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 > Mystery with Suburban furnace

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Breckenridge

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Posted: 05/30/19 11:08pm Link  |  Quote  |  Print  |  Notify Moderator

Hi all, I have posted this on another site as well hoping that someone might have run into this before.
During this past trip we could not get our SF 30 to run no clicking no blower, nothing. We checked the fuse and that was in tight, removed it with pliers and it was in good condition so replaced it. Voila, the furnace started right up and worked fine for the entire trip. When we returned home we turned the furnace on to keep the lines from freezing since winter has a death grip on CO. and again it wouldn't work until we pulled the fuse and then put it back in and then it worked great. Is there a reason that we are having to pull the fuse and re seat in order to get the furnace to work, and what might the fix be? Thanks for any and all input.

cavie

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Posted: 05/31/19 01:14am Link  |  Quote  |  Print  |  Notify Moderator

sounds like a faulty control board. What you are doing is resting the controls. Try resenting the T-stat.


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Posted: 05/31/19 08:01am Link  |  Quote  |  Print  |  Notify Moderator

When you turn the propane off to travel you are leaving the heater on and it is locking out

wa8yxm

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Posted: 05/31/19 04:00pm Link  |  Quote  |  Print  |  Notify Moderator

I see two possible issues:
The control board is ALWAYS a possible cause

The fuse and its socket.. There may be a bit of corrosion or in some cases the fuse may have actually have a "Break" and pulling and re-inserting is "Making" the circuit. driving and vibration breaking it.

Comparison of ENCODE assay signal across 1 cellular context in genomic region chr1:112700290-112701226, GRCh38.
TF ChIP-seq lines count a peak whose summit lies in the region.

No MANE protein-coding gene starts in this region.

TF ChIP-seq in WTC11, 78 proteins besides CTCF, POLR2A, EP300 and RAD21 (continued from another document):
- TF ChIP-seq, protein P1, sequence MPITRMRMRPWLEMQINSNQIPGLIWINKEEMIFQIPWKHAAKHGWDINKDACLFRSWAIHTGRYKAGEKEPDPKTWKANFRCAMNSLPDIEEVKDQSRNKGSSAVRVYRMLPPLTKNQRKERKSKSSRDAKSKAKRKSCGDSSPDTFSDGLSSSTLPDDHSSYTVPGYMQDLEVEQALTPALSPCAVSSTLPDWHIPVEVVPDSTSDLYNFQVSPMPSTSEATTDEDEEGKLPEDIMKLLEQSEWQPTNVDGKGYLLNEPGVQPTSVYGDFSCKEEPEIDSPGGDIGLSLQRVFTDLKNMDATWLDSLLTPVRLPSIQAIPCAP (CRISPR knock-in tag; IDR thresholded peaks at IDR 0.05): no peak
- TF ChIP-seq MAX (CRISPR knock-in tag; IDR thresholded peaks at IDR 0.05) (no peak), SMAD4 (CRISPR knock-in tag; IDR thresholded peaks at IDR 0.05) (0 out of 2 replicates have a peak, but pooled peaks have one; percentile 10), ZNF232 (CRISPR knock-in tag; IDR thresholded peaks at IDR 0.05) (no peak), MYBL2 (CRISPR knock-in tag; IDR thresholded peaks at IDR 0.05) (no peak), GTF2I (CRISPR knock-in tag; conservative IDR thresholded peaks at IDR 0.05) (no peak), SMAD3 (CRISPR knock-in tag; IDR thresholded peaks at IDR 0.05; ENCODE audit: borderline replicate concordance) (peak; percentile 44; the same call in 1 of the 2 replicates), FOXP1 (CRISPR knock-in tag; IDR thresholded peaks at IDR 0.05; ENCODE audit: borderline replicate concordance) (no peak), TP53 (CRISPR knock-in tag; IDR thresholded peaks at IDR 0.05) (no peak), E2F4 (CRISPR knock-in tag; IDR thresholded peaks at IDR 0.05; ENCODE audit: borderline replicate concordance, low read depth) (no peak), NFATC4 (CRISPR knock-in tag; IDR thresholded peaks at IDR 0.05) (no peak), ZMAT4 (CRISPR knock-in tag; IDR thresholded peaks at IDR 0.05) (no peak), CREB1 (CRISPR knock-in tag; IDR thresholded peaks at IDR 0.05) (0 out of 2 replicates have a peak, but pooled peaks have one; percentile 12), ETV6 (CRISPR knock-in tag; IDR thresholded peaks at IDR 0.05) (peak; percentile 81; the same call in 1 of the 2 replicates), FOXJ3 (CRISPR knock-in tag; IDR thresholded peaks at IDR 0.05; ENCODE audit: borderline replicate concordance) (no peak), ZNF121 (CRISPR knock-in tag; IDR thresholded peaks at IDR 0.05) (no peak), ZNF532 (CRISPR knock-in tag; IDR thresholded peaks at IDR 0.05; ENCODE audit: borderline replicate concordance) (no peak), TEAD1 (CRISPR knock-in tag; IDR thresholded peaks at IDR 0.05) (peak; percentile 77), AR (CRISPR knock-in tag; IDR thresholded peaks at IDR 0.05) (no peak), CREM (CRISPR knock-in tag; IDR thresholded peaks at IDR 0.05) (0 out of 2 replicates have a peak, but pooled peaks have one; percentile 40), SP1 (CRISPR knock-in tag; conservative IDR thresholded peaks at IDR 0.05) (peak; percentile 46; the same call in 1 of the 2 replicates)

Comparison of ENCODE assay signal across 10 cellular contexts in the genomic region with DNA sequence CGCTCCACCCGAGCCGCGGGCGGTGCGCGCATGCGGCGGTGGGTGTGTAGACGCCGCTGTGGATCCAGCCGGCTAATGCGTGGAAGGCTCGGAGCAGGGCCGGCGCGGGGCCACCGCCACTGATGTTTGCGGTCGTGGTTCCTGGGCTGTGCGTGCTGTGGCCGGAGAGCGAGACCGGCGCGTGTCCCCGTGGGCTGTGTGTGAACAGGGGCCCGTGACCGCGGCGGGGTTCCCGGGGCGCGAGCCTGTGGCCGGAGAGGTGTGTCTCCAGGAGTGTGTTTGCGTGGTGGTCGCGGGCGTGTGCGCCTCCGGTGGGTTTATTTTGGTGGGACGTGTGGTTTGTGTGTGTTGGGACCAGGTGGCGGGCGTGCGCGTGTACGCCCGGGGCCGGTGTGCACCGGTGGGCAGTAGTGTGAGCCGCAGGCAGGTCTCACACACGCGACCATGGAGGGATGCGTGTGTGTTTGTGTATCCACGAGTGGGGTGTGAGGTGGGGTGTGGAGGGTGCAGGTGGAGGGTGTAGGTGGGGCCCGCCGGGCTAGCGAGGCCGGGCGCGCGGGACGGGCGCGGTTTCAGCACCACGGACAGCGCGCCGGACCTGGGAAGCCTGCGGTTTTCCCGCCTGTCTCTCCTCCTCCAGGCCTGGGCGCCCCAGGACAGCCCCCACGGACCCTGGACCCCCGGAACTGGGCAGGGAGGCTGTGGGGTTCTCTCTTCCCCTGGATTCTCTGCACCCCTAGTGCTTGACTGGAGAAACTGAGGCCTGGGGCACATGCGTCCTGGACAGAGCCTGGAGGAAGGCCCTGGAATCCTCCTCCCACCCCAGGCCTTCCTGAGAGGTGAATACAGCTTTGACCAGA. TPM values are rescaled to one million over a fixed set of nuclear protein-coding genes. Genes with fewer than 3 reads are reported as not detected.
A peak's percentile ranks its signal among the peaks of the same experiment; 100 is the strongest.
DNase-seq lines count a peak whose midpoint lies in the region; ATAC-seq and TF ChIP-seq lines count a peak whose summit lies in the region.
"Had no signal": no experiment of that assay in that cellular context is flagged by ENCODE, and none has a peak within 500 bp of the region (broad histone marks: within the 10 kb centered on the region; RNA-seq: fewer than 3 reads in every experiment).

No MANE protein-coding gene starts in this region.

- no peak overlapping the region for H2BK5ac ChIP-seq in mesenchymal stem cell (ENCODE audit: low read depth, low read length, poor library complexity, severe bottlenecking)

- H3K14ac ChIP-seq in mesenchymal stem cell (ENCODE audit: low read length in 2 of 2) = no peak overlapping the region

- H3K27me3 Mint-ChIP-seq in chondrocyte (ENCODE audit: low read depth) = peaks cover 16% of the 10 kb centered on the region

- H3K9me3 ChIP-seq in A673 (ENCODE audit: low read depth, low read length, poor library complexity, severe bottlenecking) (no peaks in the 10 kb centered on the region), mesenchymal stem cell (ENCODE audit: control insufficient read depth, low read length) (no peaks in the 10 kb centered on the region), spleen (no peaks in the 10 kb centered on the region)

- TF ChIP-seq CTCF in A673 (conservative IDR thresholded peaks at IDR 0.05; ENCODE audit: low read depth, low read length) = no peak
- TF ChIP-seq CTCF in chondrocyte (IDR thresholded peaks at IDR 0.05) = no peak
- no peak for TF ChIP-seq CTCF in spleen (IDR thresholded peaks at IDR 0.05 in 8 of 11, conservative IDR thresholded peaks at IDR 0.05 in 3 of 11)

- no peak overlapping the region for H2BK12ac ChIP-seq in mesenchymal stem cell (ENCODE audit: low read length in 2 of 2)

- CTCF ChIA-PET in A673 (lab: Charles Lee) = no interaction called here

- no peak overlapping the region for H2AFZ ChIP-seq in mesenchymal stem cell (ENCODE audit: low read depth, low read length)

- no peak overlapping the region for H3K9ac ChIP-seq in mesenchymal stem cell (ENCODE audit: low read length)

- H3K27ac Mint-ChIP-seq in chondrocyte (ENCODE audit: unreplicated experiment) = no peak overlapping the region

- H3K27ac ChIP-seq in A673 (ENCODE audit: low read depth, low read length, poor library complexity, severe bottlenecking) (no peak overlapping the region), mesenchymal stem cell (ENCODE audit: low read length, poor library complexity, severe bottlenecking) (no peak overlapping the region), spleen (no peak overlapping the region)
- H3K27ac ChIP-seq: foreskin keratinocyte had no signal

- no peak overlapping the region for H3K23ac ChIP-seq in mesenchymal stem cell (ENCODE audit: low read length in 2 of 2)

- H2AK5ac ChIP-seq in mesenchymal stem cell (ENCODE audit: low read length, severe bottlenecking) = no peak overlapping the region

Step one is try a DIFFERENT fuse. (new).. Cheaper than a new control board.

THen you break out the credit card [emoticon]


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RLS7201

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Posted: 05/31/19 04:52pm Link  |  Quote  |  Print  |  Notify Moderator

My SF 35 does the same as your furnace. It's not the thermostat. It's not the fuse and wiring. What I find is that when the furnace runs for an extended period of time it shuts down and will not restart. Like you I have to pull the fuse and reinsert to get the furnace working again. This would indicate the high limit switch is shutting the system down. I have added duct work so I'm convinced that I have plenty of air flow. Time permitting, I will find and replace the high limit switch.
Wiring schematic.

Richard


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Posted: 05/31/19 04:57pm Link  |  Quote  |  Print  |  Notify Moderator

I believe, from what we have experienced an what many have posted here and elsewhere, of various electrical problems that minor or not so minor corrosion is a major culprit in our RVs.
We have stored ours indoors dry and warm for many years and since then no electrical problems, that I remember. Thermostats, control boards, fuses, plus vermin. Before then the thermostat was a headache for a long while. Points just like an old car ignition and just a bit of moisture, especially when it is warm/hot and humid stored outside. A dehumidifier would be a sound investment, I believe.
Notice all the moisture on the glass and everywhere inside in winter especially when it is wet. I don't know if they integrate dehumidifiers in the new coaches or not but it would be a good selling point, to experienced RVers I think.

mapguy

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Posted: 05/31/19 05:07pm Link  |  Quote  |  Print  |  Notify Moderator

HEAT RELATED FAULT ON CONTROL BOARD. PULLING FUSE RESETS THE CONTROL BOARD.

REPLACE WITH A DINOSAUER BRAND CONTROL BOARD AND CONSIDER MOUNTING IN A REMOTE LOCATION. SEE THE DINOSAUER WEBSITE:
http://www.dinosaurelectronics.com/Ignitor_boards.htm

dougrainer

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Posted: 05/31/19 06:56pm Link  |  Quote  |  Print  |  Notify Moderator